Mainline Protestants can still have an exciting and life-giving future. Living into that future will require us to learn deeply Harvard business professor Clayton Christensen's lessons of disruptive innovation, say three United Methodist Church leaders.
Most Recently Published
Childcare providers teach arts and crafts to children during El Refugio's Summer Fest in 2019. The 2020 version has moved online. Photos courtesy of El Refugio
A church-based resource center -- “The Refuge” in English -- works with local institutions to help immigrants build new lives in rural North Carolina. During the pandemic, that work has become even more vital.
When we approach dauntingly complex decisions from a place of empathy and curiosity, we might discover a different solution, writes a managing director of Leadership Education at Duke Divinity.
The Rev. Dr. Shelley Best, president and CEO of The Conference of Churches. Photo by Keith Claytor / TimeFrozen Photography
In order to pursue its core mission, an organization may have to craft its own path, says the CEO and president of The Conference of Churches in Connecticut.
Why wade into the turbulent water of collaborative problem solving? Because facilitative leadership is both necessary and possible, writes a managing director of Leadership Education at Duke Divinity.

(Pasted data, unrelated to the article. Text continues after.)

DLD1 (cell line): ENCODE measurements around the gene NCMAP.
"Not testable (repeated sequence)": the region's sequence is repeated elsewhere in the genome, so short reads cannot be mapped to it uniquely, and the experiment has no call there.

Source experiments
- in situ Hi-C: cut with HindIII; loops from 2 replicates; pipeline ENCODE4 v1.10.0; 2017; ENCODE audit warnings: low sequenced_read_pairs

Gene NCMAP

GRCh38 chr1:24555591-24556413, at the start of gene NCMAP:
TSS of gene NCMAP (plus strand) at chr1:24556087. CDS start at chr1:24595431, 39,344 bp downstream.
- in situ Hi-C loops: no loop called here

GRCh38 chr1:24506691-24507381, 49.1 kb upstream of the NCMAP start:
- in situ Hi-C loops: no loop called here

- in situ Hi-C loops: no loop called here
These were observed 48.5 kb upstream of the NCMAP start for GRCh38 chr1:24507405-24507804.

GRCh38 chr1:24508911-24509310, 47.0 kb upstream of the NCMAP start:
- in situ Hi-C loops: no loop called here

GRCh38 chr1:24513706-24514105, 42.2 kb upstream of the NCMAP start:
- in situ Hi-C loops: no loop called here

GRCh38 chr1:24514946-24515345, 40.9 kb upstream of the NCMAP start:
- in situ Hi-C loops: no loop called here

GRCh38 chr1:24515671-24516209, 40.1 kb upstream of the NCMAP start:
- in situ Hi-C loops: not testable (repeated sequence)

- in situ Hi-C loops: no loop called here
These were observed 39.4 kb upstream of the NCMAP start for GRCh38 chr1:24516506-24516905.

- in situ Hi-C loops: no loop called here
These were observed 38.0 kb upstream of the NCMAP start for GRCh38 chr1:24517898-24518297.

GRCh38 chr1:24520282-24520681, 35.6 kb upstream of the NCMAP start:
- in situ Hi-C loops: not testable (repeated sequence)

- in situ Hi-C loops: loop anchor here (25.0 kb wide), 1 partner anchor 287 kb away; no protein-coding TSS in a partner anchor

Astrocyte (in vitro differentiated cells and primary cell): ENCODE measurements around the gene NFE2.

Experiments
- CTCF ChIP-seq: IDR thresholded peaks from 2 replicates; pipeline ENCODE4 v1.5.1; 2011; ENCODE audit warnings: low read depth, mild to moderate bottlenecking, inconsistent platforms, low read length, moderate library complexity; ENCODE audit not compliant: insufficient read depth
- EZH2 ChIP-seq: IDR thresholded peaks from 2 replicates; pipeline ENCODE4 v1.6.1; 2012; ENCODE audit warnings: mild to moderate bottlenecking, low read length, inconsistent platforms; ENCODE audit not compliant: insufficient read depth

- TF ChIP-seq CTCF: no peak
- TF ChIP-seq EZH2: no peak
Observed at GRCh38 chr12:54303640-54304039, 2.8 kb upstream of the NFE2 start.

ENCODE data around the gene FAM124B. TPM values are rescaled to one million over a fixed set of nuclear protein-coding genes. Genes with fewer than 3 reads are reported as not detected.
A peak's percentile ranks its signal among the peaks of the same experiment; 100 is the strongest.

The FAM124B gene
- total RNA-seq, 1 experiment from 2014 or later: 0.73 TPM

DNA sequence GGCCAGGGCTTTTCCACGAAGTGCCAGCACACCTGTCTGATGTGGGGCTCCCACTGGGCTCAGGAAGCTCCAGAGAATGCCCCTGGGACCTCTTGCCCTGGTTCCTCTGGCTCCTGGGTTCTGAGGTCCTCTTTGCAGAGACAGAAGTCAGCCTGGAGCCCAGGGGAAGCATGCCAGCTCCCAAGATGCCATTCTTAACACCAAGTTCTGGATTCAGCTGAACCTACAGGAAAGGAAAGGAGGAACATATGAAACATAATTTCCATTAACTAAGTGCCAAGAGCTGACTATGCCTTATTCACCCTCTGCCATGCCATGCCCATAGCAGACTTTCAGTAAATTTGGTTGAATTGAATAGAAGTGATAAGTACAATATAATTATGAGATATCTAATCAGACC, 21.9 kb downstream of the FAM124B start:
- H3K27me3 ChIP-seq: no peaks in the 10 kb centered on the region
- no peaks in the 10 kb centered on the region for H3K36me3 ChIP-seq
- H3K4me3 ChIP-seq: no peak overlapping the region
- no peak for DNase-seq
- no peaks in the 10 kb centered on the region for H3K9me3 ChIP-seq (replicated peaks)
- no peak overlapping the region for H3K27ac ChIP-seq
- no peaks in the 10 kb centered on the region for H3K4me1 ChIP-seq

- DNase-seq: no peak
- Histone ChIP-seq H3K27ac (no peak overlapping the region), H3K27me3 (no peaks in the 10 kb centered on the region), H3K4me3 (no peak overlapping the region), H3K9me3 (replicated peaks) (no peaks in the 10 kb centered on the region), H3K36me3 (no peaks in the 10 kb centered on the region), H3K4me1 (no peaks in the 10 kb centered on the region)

What Now? is a free, online creative tool to help congregations make decisions in the age of COVID-19. It is offered by the nonprofit RootedGood.
Disruption can be a good thing when it leads to needed change. But it’s hard. Here are the five stages of a healthy pivot when the structures you’ve built no longer work, writes the co-founder of RootedGood.
In-person worship services have not taken place at Brooklyn's Concord Baptist Church of Christ since March 15. Photos courtesy of Concord Baptist Church of Christ; all services pictured took place prior to the pandemic
From one of the pandemic’s epicenters, a minister describes his congregation’s experience through death and new life over the last four months.
Parents and professionals are working to provide safe and meaningful formation for youth this summer. Photo courtesy of Episcopal Church in Minnesota
Christian professionals and families partner to experiment with innovative approaches to youth formation in a socially distant environment.
Beyond keeping churchgoers safe when buildings reopen, congregational leaders need to consider these three things, writes a managing director of Leadership Education at Duke Divinity.
Jesus Mendoza and Gabriela Izaguirre prepare lunches at the Global Blends deli. They are interns with the Baptist Student Ministry at the University of Texas Rio Grande Valley, which runs the restaurant. Photos by Mark Menjivar
When the students at the Baptist Student Ministry in the Rio Grande Valley opened a deli near campus, they knew it was innovative. What they didn’t know was that their restaurant would become a vital source of meals for people in need.
Don’t let the ingrained belief that only churches with full-time pastors can thrive keep you from making the switch to part-time clergy, writes an author who has researched the effects of part-time ministry.
Leadership Education at Duke Divinity teaches a way of thinking that holds the past and future in tension, not in opposition.
Learn more »